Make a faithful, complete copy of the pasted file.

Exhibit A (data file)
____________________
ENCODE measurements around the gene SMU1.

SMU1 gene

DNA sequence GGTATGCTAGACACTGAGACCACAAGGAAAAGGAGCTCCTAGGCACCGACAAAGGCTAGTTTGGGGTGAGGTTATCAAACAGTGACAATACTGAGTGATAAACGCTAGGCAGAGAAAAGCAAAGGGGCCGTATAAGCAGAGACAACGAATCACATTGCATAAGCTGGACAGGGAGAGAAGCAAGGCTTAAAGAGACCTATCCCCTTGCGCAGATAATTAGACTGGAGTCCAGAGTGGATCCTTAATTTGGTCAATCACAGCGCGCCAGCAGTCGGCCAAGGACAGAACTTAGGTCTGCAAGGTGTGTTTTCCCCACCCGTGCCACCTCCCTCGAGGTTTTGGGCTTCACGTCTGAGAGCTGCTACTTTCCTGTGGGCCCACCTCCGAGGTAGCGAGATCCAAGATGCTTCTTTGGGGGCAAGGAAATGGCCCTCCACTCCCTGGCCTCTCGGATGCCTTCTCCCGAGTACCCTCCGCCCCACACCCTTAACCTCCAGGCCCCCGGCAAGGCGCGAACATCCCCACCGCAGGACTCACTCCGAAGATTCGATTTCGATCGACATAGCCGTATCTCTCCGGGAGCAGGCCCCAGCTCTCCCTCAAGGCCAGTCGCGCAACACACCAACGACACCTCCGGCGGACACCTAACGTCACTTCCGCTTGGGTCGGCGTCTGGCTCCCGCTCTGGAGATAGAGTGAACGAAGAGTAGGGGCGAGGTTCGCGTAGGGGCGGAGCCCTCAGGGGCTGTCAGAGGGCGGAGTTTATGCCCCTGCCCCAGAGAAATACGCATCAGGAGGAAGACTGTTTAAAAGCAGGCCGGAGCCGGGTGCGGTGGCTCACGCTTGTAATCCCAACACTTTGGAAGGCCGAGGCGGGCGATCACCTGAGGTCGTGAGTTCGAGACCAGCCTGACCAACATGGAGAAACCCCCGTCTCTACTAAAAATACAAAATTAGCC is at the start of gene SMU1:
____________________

ENCODE measurements around the gene SMU1.

SMU1 gene

DNA sequence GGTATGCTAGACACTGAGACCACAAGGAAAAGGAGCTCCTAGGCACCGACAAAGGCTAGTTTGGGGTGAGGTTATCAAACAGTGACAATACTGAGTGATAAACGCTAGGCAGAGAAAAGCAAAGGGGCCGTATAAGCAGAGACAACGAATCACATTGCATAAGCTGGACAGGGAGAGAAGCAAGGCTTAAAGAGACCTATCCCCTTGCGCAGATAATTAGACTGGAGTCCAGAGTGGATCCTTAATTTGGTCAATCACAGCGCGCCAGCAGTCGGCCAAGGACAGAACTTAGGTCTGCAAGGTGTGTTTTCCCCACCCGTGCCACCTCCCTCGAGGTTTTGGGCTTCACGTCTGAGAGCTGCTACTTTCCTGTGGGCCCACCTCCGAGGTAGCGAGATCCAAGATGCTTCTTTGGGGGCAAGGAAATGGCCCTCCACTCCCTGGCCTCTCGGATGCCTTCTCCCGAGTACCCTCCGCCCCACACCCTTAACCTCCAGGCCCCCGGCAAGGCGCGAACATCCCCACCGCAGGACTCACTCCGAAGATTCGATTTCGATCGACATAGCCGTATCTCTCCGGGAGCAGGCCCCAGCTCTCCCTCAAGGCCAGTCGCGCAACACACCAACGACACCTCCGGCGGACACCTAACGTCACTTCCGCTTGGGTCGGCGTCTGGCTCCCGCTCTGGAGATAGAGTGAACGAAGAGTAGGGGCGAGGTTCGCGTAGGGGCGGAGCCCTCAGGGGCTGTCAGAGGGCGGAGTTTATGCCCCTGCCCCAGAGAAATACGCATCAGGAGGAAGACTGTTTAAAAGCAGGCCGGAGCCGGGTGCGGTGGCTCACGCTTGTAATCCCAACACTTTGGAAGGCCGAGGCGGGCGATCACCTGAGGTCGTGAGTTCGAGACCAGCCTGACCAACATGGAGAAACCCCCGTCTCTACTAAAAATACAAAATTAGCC is at the start of gene SMU1: